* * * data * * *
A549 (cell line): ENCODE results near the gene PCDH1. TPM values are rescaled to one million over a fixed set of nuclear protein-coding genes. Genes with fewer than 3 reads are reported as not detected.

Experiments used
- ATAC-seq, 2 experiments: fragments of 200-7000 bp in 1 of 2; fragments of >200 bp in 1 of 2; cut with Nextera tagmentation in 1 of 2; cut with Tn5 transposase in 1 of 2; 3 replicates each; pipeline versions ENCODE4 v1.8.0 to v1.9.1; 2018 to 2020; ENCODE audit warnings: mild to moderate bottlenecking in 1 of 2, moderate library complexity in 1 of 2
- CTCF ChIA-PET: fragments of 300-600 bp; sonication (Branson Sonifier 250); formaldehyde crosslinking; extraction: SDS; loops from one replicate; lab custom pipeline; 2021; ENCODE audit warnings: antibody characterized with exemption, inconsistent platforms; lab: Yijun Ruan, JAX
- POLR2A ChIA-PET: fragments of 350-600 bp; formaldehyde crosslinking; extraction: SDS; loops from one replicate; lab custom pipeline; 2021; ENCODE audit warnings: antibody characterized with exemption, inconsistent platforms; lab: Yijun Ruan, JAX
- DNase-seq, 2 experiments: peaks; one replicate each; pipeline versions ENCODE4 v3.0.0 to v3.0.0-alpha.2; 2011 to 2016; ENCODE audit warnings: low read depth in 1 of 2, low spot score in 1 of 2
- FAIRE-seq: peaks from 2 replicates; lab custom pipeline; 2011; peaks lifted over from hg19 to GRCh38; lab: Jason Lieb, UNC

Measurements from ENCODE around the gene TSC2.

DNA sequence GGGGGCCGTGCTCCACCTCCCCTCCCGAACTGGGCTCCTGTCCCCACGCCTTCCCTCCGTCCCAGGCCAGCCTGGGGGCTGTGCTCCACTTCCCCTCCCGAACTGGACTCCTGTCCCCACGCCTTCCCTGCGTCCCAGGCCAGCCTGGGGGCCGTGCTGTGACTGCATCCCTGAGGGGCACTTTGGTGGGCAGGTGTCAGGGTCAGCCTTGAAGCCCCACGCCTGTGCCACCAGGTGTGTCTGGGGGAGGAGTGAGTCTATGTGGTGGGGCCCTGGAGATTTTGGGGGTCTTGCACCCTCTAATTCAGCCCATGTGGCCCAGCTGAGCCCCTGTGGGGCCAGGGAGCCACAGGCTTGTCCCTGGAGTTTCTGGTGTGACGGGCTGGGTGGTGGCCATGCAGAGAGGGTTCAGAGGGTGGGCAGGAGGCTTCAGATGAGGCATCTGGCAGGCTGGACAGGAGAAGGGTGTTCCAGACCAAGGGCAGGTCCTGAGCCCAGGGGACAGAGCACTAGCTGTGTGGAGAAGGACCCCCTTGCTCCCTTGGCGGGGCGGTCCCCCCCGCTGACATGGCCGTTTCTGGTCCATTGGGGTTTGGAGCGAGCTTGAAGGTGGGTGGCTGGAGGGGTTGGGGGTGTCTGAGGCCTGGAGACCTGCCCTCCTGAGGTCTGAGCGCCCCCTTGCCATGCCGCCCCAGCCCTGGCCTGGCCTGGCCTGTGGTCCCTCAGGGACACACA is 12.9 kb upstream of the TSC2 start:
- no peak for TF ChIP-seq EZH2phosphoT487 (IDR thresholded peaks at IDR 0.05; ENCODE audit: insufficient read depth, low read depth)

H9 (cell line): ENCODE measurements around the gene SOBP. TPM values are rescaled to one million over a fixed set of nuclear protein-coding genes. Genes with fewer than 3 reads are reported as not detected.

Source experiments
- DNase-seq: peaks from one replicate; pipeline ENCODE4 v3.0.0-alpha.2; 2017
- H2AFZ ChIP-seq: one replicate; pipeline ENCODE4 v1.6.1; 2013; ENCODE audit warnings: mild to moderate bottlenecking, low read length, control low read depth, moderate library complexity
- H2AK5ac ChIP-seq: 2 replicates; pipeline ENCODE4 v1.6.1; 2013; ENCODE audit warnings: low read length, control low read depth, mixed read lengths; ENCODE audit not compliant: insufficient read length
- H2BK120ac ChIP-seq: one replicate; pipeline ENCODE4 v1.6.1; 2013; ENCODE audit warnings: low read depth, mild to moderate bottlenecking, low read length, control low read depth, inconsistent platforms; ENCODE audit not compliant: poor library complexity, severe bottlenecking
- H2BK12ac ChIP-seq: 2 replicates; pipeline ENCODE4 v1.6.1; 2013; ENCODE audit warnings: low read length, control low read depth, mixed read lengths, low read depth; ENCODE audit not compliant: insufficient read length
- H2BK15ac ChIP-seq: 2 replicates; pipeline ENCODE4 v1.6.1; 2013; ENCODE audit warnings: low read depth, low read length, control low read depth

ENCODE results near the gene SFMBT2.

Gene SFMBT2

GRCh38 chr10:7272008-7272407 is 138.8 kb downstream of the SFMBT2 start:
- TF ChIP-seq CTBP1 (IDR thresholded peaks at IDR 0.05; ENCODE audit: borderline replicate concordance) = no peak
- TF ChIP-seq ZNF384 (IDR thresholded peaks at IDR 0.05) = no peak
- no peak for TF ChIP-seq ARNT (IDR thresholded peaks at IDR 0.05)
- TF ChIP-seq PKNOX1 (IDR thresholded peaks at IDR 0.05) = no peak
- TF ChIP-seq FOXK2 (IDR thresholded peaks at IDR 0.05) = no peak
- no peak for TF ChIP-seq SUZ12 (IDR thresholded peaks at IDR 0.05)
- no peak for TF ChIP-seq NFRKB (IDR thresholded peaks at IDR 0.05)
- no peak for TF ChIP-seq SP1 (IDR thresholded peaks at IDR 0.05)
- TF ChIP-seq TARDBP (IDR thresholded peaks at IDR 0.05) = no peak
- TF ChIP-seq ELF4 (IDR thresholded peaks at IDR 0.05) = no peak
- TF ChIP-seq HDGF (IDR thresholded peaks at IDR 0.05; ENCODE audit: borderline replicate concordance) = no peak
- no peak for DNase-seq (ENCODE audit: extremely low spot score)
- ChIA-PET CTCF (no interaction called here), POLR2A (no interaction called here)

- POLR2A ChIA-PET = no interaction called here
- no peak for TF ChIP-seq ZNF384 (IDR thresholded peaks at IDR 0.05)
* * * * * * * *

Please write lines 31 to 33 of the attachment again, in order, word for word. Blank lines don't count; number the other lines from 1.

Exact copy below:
- TF ChIP-seq ELF4 (IDR thresholded peaks at IDR 0.05) = no peak
- TF ChIP-seq HDGF (IDR thresholded peaks at IDR 0.05; ENCODE audit: borderline replicate concordance) = no peak
- no peak for DNase-seq (ENCODE audit: extremely low spot score)